Wynn Las Vegas Property Changes
Despite the pushback of Wynn Palace, Wynn continues to tinker and change up his Las Vegas properties in line with his recent public announcements regarding several major changes to the properties, including the as yet not dated but forthcoming Wynn Paradise Park.
During a recent stay at Encore, whose renovated rooms I’ll be covering in an upcoming article, I wandered about the property observing yet more changes that have come about since my last report on Steve’s tweaks, closings, and moves. And as before, this trip did not disappoint (well, in some ways it did) in providing yet more physical evidence of the changes already in motion for the property. (Note : previous TravelZork review of Encore Salon Suite.)
Encore At Wynn
On the Encore side, the first thing noticed was that the iconic red chandeliers, one of the casino’s signature elements, are gone. The clerk, looking somewhat off at my bewildered face, smiled and said they were gone for cleaning, but each has been replaced with a single downlight. I hope they return quickly, because the casino feels out of character without their red glow against all the cream elements elsewhere.
Also on the Encore side, Wynn’s reuse of Society and Southside Bar has been completed, with the space having been made over into a new poker room. The room is modern in aesthetic, similar to Andreas, but with the same color scheme as the Encore Players Club in shades of blue and white with a beautiful mosaic set of a set of Aces for hole cards. The room was packed during the afternoon, a good use of the space perhaps over the somewhat empty at times Society, and also contains a mini-sports book, something Encore has been missing aside from a fairly useless kiosk since opening. It’s a change that’s yet another nod to Encore’s shift from ultra-luxury to the crowd it now caters to.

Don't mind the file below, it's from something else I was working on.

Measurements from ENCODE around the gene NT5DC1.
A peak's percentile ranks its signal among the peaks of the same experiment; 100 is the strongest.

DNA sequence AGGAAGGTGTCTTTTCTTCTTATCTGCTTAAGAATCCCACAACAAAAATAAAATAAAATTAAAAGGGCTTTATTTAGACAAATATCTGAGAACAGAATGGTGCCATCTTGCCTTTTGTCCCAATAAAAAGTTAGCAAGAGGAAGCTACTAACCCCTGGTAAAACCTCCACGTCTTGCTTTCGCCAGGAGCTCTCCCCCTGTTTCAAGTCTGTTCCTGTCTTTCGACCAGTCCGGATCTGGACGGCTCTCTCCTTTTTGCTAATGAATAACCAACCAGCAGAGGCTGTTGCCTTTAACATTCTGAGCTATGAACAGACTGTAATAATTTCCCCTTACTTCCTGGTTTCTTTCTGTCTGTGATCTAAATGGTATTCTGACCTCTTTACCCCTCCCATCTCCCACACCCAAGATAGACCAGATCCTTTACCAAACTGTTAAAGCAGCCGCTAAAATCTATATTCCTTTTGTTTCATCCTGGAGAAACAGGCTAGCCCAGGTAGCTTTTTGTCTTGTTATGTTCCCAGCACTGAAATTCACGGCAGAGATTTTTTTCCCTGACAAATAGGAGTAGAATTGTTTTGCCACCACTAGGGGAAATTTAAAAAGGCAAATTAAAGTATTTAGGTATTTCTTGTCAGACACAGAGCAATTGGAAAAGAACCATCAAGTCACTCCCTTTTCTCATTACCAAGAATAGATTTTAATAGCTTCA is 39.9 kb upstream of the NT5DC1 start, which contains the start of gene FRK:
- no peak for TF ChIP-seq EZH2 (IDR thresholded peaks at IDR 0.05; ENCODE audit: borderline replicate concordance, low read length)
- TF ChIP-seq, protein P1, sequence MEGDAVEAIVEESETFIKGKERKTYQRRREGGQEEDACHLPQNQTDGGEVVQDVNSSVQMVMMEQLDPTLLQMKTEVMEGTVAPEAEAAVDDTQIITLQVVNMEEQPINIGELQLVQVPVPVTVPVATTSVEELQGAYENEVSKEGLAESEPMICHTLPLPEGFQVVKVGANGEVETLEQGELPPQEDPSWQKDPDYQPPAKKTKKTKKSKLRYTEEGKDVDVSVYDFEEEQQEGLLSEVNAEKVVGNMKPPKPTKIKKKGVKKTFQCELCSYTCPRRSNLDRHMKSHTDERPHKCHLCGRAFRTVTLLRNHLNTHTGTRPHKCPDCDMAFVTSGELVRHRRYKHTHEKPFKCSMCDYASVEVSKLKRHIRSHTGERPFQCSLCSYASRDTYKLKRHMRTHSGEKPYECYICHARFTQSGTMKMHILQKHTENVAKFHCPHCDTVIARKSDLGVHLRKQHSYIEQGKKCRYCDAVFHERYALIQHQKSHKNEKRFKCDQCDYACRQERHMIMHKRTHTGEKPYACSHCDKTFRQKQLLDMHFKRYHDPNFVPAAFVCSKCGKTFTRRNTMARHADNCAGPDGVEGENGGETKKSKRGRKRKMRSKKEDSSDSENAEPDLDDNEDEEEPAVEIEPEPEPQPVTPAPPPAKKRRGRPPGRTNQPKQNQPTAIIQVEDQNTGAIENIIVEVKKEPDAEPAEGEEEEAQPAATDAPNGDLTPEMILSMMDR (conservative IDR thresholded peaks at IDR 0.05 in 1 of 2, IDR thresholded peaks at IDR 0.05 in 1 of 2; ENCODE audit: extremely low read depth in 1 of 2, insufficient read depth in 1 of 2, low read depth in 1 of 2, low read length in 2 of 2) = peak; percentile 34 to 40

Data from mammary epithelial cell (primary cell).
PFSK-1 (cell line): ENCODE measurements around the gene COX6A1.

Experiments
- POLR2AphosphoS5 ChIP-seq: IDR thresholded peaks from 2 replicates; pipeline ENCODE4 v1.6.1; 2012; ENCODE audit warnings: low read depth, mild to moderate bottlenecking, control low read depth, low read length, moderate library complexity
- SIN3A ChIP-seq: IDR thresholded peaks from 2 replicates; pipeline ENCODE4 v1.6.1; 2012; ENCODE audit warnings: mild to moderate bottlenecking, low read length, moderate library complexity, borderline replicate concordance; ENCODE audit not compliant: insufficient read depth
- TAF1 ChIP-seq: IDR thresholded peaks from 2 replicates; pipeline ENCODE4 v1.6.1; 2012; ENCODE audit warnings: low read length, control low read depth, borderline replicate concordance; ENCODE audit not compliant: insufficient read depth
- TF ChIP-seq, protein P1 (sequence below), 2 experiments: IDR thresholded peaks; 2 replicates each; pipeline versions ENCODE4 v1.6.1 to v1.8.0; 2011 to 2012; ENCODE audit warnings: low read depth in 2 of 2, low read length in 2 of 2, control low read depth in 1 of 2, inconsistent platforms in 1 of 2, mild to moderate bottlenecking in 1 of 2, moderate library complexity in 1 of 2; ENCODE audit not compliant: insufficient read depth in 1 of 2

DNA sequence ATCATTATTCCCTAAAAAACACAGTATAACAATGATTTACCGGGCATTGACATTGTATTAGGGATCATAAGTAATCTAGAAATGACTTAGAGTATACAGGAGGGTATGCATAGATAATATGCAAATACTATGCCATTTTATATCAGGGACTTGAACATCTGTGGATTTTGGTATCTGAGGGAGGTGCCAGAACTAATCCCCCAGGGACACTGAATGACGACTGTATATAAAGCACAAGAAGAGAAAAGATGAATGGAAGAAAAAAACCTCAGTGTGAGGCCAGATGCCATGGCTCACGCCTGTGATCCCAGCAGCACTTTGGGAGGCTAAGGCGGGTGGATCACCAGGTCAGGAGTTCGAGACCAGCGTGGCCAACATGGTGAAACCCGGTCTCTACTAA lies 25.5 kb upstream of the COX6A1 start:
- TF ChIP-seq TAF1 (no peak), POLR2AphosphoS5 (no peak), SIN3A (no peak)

The Wynn Side
On the Wynn side, there’s little inside to report. Tulips, the rather naughty looking sculpture by pop-artist Jeff Koons has been moved from its home and replaced by the Popeye sculpture formerly in the Esplanade. Tryst’s replacement, Intrigue, has also opened, and although I didn’t venture down towards the space itself, it seems to be doing very well according to word of mouth.
Also new is the SW Veranda, a repurposing of the former South Show Terrace at the Lake of Dreams into an extension of SW restaurant, featuring a limited menu and bar service overlooking the show from above. It’s a useful reuse of space that was almost always closed, and although I didn’t get to sample it, I look forward to in the future to see how it compares to the steakhouse itself.
And rounding out the changes, perhaps the most well known already and visible from the strip itself, is the addition of a mini-performance water feature in the lagoon in front of the Esplanade entrance at the corner of Spring Mountain and Las Vegas Boulevard. The feature, unlike others, is colorful, and plays music nearly non-stop with no set times. It’s a fun addition that will draw crowds into the Esplanade, although with some songs from “Beauty and the Beast” it’s unclear how people will fare with the stroller rules on property.
All in all, the upgrades and Wynn Las Vegas Property Changes are better for the user, and worse in some ways for those of us who loved what the properties were, as we’ll get to in my upcoming review. But for better or worse the evidence is clear, Wynn has no intention of letting Wynn and Encore languish, especially as he wraps up the new crown jewel of his collection.